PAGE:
Open main menu
This page needs to be proofread.
309
MAGIC


Tylor has shown that the brass objects so often seen on harness were originally amuletic in purpose, and can be traced back to Roman times. Some amulets are supposed to protect from the evil eye simply by attracting the glance from the wearer to themselves, but, as a rule, magical power is ascribed to them.

Evil Magic.~The object of “ black ” magic is to inflict injury, disease, or death on an enemy, and the various methods employed illustrate the general principles dealt with above and emphasize the conclusion that magic is not simply a matter of sympathetic rites, but involves a conception of magical force. (a) It has been mentioned that contagious magic makes use of portions of a person's body; the Cherokee magician follows his victim till he spits on the ground; collecting the spittle mingled with dust on the end of a stick, the magician puts it into a tube made of a poisonous plant together with seven earth worms, beaten into a paste, and splinters of a tree blasted by lightning; the whole is buried with seven yellow stones at the foot of a tree struck by lightning, and a fire is built over the spot; the magician fasts till the ceremony is over. Probably the worms are supposed to feed on the victim's soul, which is said to become “ blue " when the charm works; the yellow stones are the emblem of trouble, and lightning-struck trees are reputed powerful in magic. If the charm does not work, the victim survives the critical seven days, and the magician and his employer are themselves in danger, for a charm gone wrong returns upon the head of him who sent it forth. (b) In homoeopathic magic the victim is represented by an image or other object. In the Malay Peninsula the magician makes an image like a corpse, a footstep long. " If you want to cause sickness, you pierce the eye and blindness results; or you pierce the waist and the stomach gets sick. If you want to cause death, you transfix the head with a palm twig; then you enshroud the image as you would a corpse and you pray over it as if you were praying over the dead; then you bury it in the middle of the path which leads to the place of the person whom you wish to charm, so that he may step over it." Sometimes the wizard repeats a form of words signifying that not he but the Archangel Gabriel is burying the victim; sometimes he exclaims, “ It is not wax I slay but the liver, heart and spleen of So-and-so." Finally, the image is buried in front of the victim's doors. (c) Very widespread is the idea that a magician can influence his victim by charming a bone, stick or other ob'ect, and then projecting the magical influence from it. It is perhaps the commonest form of evil magic in Australia; in the Arunta tribe a man desirous of using one of these pointing sticks or bones goes away by himself into the bush, puts the bone on the-ground and crouches over it, muttering a charm: “May ybur heart be rent asunder.” After a time he brings the irna back to the camp and hides it; then one evening after dark he takes it and creeps near enough to see the features of his victim; he stoops down with the ima in his hand and repeatedly jerks it over his shoulder, muttering curses all the time. The evil magic, arungguiltha, is said to go straight to the victim, who sickens and dies without apparent cause, unless some medicine-man can discover what is wrong and save him by removing the evil magic. The ima is concealed after the ceremony, for the magician would at once be killedif it were known that he had used it. (d) Magicians are often said to be able to assume animal form or to have an animal familiar. They are said to suck the victim's blood or send a messenger to do so; sometimes they are said to steal his soul, thus causing sickness and eventually death. These beliefs bring the magician into close relation with the werwolf (see LYCANTHROPY).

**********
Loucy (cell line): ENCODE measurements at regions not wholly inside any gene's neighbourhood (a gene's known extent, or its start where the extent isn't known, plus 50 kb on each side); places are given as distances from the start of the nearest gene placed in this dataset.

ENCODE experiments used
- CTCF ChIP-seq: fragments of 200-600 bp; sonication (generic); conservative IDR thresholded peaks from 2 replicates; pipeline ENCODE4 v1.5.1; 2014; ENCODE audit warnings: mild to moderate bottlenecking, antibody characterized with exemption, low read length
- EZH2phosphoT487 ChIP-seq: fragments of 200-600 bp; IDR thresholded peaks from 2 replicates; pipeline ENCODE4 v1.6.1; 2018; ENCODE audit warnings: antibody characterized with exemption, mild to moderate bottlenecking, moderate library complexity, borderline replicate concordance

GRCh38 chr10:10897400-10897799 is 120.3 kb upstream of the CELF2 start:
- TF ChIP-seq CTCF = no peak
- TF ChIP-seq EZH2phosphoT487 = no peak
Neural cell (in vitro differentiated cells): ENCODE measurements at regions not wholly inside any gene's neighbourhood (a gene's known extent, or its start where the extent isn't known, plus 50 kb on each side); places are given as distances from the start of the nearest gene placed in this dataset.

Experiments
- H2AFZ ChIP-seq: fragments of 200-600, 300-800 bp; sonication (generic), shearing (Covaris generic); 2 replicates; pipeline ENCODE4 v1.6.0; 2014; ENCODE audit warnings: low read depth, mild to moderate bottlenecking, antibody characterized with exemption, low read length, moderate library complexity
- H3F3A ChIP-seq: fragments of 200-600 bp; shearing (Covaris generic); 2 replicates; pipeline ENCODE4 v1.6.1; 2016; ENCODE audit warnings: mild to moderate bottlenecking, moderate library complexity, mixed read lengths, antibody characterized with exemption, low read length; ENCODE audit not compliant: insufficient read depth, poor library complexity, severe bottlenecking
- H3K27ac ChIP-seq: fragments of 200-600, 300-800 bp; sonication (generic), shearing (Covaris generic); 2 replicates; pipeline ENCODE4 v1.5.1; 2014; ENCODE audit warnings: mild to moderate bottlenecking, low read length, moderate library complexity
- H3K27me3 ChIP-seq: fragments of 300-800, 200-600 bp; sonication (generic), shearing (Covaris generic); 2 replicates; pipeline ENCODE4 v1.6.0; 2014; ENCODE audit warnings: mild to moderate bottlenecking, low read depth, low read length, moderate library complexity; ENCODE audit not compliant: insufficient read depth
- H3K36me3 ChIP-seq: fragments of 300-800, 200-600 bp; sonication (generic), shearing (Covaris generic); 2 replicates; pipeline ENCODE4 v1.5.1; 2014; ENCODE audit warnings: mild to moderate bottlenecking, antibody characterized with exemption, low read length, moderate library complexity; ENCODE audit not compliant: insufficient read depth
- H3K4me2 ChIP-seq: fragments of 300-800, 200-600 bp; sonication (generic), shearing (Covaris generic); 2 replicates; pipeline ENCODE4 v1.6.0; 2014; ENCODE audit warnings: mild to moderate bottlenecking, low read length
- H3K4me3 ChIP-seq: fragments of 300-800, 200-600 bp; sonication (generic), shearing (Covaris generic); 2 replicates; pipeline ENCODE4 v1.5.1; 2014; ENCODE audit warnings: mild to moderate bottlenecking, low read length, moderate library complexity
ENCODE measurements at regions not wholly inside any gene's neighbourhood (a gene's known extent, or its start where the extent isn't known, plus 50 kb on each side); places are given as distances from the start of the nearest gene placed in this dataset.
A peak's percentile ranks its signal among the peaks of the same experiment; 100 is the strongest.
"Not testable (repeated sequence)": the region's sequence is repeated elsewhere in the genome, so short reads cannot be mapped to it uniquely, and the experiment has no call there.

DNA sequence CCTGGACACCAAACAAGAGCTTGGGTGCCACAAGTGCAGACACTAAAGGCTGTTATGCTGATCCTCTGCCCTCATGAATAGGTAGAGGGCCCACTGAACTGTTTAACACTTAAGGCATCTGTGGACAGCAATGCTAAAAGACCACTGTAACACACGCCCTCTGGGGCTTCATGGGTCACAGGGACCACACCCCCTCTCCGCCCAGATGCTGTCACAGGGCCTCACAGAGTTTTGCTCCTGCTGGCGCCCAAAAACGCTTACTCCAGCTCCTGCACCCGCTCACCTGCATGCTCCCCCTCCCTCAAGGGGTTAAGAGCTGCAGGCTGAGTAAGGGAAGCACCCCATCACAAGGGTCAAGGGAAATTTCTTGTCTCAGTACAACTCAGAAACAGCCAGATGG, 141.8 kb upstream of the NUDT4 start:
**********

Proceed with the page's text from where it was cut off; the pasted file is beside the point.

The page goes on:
Rain-making.-In the lower stages of culture rain-making assumes rather the appearance of a religious ceremony, and even in higher stages the magical character is by no means invariably felt. It will, however, be well to notice some of the methods here. (a) Among the Dieri of Central Australia the whole tribe takes part in the ceremony; a hole is dug, and over this a hut is built, large enough for the old men; the women are called to look at it and then retire some five hundred yards. Two wizards have their arms bound at the shoulder, the old men huddle in the hut, and the principal wizard bleeds the two men selected by cutting them inside the arm below the elbow. The blood is made to flow on the old men, and the two men throw handfuls ofdown into the air. The blood symbolizes the rain; the down is the clouds. Then two large stones are placed in the middle of the hut; these two represent gathering clouds. The women are again summoned, and then the stones are placed high in a tree; other men pound gypsum and throw it into a water-hole; the ancestral spirits are supposed to see this and to send rain. Then the hut is knocked down, the men butting at it with their heads; this symbolizes the breaking of the clouds, and the fall of the hut is the rain. If no rain comes they say that another tribe has stopped their power or that the ll/Iura-mum (ancestors) are angry with them. (b) Rain-making ceremonies are far from uncommon in Europe. Sometimes water is poured on a stone; a row of stepping-stones runs into one of the tarns on Snowdon, and it is said that water thrown upon the last one will cause rain to fall before night. Sometimes the images of saints are carried to a river or a fountain and ducked or sprinkled with water in the belief that rain will follow; sometimes rain is said to ensue when the water of certain springs is troubled; perhaps the idea is that the rain-god is disturbed in his haunts. But perhaps the commonest method is to duck or drench a human figure or puppet, who represents in many instances the vegetation demon, The gipsies of Transylvania celebrate the festival of “ Green George " at Easter or on St George's Day; a boy dressed up in leaves and blossoms is the principal figure; he throws grass to the cattle of the tribe, and after various other ceremonies a pretence is made of throwing him into the water; but in fact only a puppet is ducked in the stream.